Razer DeathStalker Ultimate review

Razer DeathStalker Ultimate review
Rating
Overall:

Very well made, but expensive and a touch buggy.

Price
$350 AUD
> Pricing info
Specs
1000Hz polling rate; Synapse 2.0 software; switchblade UI; 5 macro keys; 10-key anti-ghosting.

The latest keyboard from Razer takes more than a few cues from the Blade laptop – but is that a good thing?

 

There’s no doubting that the Ultimate moniker attached to the very fancy Death StalkeR Ultimate is well-deserved. Straight out of the box, this is an imposing and heavy keyboard, boasting an array of unique features. It’s matte black, with rubber highlights and sexy chiclet-style keys (which you’d normally find on a laptop) and an angular design that looks aggressive without being over the top.

Sadly, in day to day use, the very high price tag of the Ultimate is very tough to fully justify.

Size matters
Even though the Death Stalker is not a full-size keyboard – it’s missing it’s number pad – it’s still a very long board, thanks to the inclusion of the rather shiny Switch Blade UI. This sites on the right-hand side of the board, and is made up of a touch-sensitive LCD panel, and ten ‘adaptive tactile’ keys. This is the same system utilised on the very charming Razer Blade laptop; on that device, it works pretty damn well – on a keyboard, the experience is a little more trial and error.

But more on that later.

The Death Stalker Ultimate’s not only long, but also quite deep, thanks to a permanently attached wrist rest. This is actually very well-designed, with a thick layer of highly tactile rubber that’s not only comfortable, but guaranteed to help keep your hands in the same position game-in, game-out – it’s just impossible to slide around on sweaty palms.

In fact, the entire keyboard is very well engineered. I’ve often found Razer keyboards to feel a little cheap, but the Death Stalker is very solid. It certainly looks like you’d expect a $350 keyboard to look.

Though, it must be said that while larger and heavier keyboards are certainly handy – there a little easier to use, with more space between keys, and tend not to move around much in intense gaming sessions – but if you’re gaming space is even a little cramped, the Death Stalker Ultimate may well be too big. If space isn’t an issue, great – but there’s more to be aware of.

What the hell’s a chiclet?
If you don’t know much about the world of laptop keyboards, the term chiclet may well be more than a little odd. It’s what those typically flat, square keys – with horrendously short travel – that you find on most modern laptops are called, and it’s named after a brand of game that’s, well, flat and square (and probably also has really shallow travel). It’s a space-saving measure for laptops, so the shallow, scissor action makes a lot of sense.

So how does it fare on a gaming keyboard?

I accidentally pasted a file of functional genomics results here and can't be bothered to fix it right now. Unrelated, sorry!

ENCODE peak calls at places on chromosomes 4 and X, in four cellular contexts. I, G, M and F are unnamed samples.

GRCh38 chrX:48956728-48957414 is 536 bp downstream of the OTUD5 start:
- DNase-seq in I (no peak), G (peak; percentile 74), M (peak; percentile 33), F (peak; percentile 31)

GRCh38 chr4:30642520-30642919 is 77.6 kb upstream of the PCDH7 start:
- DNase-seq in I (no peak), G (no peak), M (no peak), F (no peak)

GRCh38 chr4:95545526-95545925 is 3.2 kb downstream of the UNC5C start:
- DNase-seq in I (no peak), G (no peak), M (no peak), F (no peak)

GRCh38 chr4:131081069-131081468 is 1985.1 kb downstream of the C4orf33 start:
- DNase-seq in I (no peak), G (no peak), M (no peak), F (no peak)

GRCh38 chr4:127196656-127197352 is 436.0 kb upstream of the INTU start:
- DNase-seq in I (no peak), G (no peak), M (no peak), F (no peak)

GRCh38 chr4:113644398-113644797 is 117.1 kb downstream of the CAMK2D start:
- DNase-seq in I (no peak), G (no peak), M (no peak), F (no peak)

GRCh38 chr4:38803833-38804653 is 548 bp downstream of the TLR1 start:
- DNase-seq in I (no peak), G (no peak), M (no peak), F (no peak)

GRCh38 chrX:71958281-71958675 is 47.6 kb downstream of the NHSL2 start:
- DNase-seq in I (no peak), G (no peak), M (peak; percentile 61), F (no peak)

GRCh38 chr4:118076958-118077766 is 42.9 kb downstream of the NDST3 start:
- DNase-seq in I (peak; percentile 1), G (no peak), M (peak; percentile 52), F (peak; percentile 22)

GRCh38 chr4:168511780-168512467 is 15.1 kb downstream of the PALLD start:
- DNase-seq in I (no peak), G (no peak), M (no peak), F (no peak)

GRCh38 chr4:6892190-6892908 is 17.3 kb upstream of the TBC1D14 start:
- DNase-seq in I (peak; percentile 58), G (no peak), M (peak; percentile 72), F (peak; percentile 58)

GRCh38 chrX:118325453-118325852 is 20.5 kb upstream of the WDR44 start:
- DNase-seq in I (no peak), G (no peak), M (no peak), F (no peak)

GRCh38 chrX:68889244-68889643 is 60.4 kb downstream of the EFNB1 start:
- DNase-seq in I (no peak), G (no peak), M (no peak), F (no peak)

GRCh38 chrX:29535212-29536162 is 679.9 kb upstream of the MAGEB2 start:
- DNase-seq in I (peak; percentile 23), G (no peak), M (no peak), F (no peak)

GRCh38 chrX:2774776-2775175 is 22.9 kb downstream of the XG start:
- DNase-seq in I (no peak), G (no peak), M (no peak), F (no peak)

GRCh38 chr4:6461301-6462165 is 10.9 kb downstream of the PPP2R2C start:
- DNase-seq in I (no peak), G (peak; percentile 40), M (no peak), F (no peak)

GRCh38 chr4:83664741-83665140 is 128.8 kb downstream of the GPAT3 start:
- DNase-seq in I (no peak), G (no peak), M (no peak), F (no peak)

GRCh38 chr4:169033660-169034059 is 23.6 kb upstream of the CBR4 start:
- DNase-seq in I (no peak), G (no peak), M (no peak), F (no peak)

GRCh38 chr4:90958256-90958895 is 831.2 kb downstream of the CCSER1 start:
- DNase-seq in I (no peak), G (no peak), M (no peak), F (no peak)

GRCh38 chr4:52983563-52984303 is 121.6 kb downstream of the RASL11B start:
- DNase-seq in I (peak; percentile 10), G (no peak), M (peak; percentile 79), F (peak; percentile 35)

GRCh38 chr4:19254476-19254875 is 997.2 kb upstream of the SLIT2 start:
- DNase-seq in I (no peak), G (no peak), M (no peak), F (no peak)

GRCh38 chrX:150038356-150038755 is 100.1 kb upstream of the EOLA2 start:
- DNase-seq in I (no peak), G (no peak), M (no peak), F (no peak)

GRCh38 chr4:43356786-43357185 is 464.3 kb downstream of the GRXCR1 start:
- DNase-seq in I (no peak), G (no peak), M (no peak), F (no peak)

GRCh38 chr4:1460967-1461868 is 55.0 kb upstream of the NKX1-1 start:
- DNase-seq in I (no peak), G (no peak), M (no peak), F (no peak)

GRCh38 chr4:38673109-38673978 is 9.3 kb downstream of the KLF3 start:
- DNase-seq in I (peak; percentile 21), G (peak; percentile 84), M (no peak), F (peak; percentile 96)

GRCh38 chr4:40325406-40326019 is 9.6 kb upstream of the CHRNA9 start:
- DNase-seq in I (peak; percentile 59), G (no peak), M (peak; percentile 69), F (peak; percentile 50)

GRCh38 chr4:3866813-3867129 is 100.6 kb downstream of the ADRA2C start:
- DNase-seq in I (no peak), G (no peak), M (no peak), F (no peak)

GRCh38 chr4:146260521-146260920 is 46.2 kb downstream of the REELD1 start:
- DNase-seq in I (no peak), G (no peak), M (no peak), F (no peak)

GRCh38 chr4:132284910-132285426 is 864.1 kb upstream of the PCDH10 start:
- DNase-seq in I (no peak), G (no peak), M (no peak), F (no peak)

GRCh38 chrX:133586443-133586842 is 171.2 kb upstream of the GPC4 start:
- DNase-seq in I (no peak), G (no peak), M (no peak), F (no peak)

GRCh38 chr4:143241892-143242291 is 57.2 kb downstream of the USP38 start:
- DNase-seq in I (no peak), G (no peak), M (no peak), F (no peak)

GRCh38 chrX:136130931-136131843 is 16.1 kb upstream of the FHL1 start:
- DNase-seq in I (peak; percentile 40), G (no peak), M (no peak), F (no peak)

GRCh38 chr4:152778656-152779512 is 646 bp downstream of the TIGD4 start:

Well, better than you’d expect, to be honest, and certainly better than it feels like you’re doing. The shallow travel means you’re getting very limited feedback on key activation, so it often feels like you may not be striking keys cleanly. In typing and gaming, this leads to a lot of double-activations, but the thing is you generally are getting clean strikes; it’s just the poor feedback making it feel like a mis-key.

It certainly takes some getting used to, especially after using a mechanical keyboard for so long as standard, but it’s surprisingly workable. I wouldn’t call it ground-breaking – and it’s certainly not on a par with a mechanical option – but it’s better than we expected. That said, Razer’s insistence on using non-standard alpha-numeric characters does make looking for certain letters a bit of a challenge – the standard characters are so ingrained that any change in design means you’re almost learning the keyboard layout from scratch again.

Keyboard to a knife-fight
The Switch Blade UI is arguably the star of the Ultimate, though, and it’s certainly what bumps the price up to such an impressive amount. It’s without doubt very well made, especially the way the tiny adaptive screens in each of the ten keys is situated so that it appears clear from a natural angle. And it’s certainly neat to be able to punch up Facebook or Twitter, or set up timers for key game events (like respawns in an MMO for instance), but the real pull is seeing the Switch Blade UI change completely to match your game, with custom keys and symbols.

At time of press, there’s limited games available – Battlefield 3, Star Wars: The Old Republic, TF2 and one or two others, and while Razer’s opened the UI up for coders, the rather empty state of the official forums suggests we’re not going to see a lot of development in this area, making the Switch Blade a bit of a white elephant if your favourite game is not on the list. Even then, I simply couldn’t get BF3 to work. The Old Republic worked fine; however, it does take a little bit of retraining to get used to the different key layout.

And, of course, you can program the UI yourself, adding custom icons for whatever game you feel needs the extra love, and the UI is great for on the fly macro customisation. It’s also handy to have the touchpad as a backup, especially if you often swap between mice (which is likely something not many people usually worry about).

Ultimately, though, it is bit of an unnecessary gadget. It’s great on the Blade, where it’s more tightly integrated with the overall machine, but on a keyboard it seems a bit cludgy, not to mention excessive in terms of cost. $350 is a huge outlay for a keyboard that isn’t even mechanical – quite possibly, too much of an outlay. It’s a solid keyboard, but simply too expensive and niche, even for us.

 
 

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